t2: y = 335.98x
Note: Line for Trip 2 is extrapolated left of the data points by a power
t4: y = 211x
∆t in hours
Figure 4. ∆q versus ∆t computed using ISSDOT for stated conditions change in volume used to compute
∆q for each ∆t is also shown (Tons/day vs. time span between measurement of two sections.
Average of 30 rows at each ∆t. Data from trip 4 and 2)
In the legend the first line means trip 4 ∆q in tons per day for a 1-sq ft grid.1 All lines in the legend
use this same convention. One- and four-sq ft grids were used for the computations to check the
method's spatial sensitivity. For these data and those two grid sizes, there wasn't much difference in
the computational results. Considering the plotted values, the two data points for trip 2 data between
the 2.5- and 3-hr time spans fall clearly above the data trend for the trip 4 data. Since both data sets
were taken at nearly identical flow rates, one could propose that the trip 2 data points do in fact
indicate an increase in bed-load mobilization due to the drawdown. However, two data points are
insufficient to assert any statistical significance. But, these data taken together with other relevant
data and analysis could make a strong case for the increase of bed-load mobilization due to the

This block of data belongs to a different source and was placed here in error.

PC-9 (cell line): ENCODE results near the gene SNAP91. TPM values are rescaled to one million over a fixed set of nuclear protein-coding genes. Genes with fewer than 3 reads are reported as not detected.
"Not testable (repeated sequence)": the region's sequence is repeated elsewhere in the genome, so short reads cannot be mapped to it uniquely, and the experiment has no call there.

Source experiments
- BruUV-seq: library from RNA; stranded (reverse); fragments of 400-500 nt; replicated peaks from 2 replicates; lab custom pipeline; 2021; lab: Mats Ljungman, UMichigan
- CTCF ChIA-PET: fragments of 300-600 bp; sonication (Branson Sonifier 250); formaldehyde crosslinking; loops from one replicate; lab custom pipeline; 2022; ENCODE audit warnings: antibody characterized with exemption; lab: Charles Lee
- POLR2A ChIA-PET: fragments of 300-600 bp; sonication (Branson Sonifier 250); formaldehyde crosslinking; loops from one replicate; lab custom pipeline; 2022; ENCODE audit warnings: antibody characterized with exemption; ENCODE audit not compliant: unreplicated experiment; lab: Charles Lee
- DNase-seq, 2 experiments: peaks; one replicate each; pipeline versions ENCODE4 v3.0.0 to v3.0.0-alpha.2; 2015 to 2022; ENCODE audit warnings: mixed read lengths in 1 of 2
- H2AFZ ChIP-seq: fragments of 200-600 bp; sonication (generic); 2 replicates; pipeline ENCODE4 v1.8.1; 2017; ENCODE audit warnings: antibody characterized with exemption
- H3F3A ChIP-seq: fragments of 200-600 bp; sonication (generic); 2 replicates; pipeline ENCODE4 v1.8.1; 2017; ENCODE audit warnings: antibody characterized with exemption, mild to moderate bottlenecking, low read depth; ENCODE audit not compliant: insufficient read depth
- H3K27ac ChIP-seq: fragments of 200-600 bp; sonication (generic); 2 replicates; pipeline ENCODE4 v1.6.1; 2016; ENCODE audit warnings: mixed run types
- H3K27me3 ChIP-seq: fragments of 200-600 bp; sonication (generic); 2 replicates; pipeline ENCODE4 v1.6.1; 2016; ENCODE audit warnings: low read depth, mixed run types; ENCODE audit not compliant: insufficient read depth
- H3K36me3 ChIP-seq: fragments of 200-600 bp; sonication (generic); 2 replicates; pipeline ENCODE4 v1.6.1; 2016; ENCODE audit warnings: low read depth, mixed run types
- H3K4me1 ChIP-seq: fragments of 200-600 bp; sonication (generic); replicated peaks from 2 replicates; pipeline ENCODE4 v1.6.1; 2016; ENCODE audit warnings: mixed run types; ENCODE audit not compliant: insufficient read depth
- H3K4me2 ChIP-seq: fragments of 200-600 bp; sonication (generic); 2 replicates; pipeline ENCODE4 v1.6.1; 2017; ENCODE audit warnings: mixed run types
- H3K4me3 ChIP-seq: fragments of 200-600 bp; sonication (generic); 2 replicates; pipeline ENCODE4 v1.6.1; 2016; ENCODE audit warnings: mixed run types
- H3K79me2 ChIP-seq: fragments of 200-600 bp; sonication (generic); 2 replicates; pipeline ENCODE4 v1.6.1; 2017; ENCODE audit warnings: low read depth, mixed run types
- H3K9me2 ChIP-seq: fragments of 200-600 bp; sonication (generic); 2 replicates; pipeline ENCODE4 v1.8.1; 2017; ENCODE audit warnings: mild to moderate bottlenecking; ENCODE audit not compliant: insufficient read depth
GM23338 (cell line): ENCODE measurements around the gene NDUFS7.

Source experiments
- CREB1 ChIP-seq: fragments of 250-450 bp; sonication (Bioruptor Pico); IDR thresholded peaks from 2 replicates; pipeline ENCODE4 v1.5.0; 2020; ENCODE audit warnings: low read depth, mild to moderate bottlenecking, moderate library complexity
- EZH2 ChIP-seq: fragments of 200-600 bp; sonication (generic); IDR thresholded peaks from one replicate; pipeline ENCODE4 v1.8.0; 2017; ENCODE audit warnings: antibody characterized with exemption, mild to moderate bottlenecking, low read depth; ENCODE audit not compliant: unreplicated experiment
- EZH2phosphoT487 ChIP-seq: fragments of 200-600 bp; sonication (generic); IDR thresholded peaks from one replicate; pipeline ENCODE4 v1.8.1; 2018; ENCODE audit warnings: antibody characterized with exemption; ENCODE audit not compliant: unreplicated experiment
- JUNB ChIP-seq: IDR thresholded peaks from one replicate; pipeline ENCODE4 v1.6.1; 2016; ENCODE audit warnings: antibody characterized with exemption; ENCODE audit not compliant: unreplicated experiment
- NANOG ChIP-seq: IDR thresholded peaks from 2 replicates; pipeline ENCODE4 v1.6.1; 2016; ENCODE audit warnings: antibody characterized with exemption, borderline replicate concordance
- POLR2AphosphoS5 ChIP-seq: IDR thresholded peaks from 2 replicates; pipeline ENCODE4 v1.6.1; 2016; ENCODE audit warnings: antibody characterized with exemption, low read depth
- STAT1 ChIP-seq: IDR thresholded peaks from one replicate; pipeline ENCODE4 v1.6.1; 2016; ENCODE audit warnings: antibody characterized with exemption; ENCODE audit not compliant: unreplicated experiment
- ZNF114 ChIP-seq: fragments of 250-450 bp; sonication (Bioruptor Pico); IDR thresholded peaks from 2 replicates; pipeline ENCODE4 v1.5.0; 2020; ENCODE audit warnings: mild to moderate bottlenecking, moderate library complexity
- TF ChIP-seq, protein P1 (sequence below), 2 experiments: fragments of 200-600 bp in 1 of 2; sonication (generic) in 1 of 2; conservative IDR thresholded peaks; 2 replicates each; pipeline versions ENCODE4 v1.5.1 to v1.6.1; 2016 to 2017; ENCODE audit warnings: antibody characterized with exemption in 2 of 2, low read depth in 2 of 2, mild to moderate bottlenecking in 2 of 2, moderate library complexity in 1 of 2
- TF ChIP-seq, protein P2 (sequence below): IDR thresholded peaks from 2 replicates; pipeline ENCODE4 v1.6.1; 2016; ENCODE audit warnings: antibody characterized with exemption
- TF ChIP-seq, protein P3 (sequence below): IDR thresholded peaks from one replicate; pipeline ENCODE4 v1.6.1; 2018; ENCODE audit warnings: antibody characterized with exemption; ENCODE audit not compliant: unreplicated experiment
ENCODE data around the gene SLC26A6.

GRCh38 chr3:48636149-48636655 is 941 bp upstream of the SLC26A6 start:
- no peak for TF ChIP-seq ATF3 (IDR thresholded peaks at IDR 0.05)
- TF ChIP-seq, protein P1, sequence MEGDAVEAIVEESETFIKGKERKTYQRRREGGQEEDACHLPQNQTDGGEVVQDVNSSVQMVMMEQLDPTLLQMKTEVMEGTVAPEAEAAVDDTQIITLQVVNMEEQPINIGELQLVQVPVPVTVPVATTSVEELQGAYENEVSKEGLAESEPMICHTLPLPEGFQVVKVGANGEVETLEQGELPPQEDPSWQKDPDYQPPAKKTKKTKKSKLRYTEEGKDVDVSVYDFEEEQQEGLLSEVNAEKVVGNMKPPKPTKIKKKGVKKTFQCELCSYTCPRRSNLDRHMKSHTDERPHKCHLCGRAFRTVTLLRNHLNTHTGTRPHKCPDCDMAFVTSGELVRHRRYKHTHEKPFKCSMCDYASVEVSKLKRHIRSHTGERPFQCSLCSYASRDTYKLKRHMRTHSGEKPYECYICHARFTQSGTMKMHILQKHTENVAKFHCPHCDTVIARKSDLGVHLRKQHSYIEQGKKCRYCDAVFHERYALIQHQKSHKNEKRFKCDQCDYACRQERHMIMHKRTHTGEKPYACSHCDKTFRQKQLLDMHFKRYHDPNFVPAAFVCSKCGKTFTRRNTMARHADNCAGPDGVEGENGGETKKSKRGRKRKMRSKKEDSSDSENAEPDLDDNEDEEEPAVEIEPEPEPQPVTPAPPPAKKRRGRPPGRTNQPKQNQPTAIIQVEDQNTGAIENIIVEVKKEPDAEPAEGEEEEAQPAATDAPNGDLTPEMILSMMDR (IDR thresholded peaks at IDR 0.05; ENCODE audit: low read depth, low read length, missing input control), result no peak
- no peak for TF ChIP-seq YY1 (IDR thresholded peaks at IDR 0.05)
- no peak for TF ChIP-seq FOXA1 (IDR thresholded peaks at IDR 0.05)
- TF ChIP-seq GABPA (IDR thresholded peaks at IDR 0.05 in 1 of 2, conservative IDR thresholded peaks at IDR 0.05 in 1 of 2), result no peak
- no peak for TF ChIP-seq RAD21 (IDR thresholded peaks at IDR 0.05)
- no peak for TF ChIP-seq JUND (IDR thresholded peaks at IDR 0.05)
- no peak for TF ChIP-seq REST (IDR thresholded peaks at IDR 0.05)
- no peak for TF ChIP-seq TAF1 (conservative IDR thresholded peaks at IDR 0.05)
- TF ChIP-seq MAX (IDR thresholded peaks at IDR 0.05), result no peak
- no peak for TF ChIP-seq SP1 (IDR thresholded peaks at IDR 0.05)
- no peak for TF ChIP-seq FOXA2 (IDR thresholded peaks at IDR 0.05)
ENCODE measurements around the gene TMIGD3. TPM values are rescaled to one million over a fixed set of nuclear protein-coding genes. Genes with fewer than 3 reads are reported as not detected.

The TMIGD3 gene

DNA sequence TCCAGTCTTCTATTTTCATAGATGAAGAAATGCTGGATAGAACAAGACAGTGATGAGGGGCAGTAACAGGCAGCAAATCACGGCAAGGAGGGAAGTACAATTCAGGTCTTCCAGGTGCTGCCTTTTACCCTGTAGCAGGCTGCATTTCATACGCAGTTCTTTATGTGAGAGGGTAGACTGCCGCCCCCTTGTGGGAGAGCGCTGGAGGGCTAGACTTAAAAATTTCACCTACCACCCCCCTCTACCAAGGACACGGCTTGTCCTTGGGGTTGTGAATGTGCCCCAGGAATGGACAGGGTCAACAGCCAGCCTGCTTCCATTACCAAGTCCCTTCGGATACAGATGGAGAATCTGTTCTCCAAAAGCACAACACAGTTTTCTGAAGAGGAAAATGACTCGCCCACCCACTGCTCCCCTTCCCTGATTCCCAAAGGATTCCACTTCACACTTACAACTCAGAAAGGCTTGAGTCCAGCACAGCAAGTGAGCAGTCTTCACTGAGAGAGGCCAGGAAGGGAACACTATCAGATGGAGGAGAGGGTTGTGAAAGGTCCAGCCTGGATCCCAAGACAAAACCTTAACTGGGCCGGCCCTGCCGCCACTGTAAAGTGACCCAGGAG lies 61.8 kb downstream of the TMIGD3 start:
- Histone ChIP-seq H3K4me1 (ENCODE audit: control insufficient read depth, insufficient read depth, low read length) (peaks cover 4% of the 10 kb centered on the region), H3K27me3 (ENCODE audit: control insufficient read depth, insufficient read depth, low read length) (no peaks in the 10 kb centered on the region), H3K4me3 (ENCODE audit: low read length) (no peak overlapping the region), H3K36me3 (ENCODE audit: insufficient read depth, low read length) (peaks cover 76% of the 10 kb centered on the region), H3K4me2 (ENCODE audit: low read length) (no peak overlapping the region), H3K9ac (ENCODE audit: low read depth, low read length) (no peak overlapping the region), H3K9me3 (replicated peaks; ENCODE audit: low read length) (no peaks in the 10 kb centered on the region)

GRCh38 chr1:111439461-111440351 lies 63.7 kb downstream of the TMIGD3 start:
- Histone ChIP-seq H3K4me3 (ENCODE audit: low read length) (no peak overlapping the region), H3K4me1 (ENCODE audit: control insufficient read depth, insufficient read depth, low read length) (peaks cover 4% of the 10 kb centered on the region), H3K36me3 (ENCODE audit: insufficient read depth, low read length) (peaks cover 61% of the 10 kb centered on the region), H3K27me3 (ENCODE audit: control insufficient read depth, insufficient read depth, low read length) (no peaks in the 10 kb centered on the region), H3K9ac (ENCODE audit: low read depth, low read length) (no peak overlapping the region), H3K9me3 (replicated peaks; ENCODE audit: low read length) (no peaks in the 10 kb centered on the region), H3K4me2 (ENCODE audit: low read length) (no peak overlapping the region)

drawdown. Towards this goal, something needs to be said regarding the ISSDOT method of
computing bed-load transport, since it was used to arrive at the data plotted in Figures 3 and 4.
The ISSDOT method is new and still in a development stage. So far, the preliminary results of field
tests and a flume study indicate that the method is capable of determining the bed-load transport
gradient (∆q) on large sand bed rivers. This is of course subject to certain limitations. As stated
earlier, at the present time it cannot be said that the method provides a quantitative value for the true
bed-load transport rate of a large river. However, given the way the data are collected and analyzed,
it does appear to be able to quantify relative differences of transport gradients at a given location.
The reason for this is the quality and repeatability of the collected data, as well as the consistency in
To convert to kilograms per square meter, multiply number of tons by 9,764.856.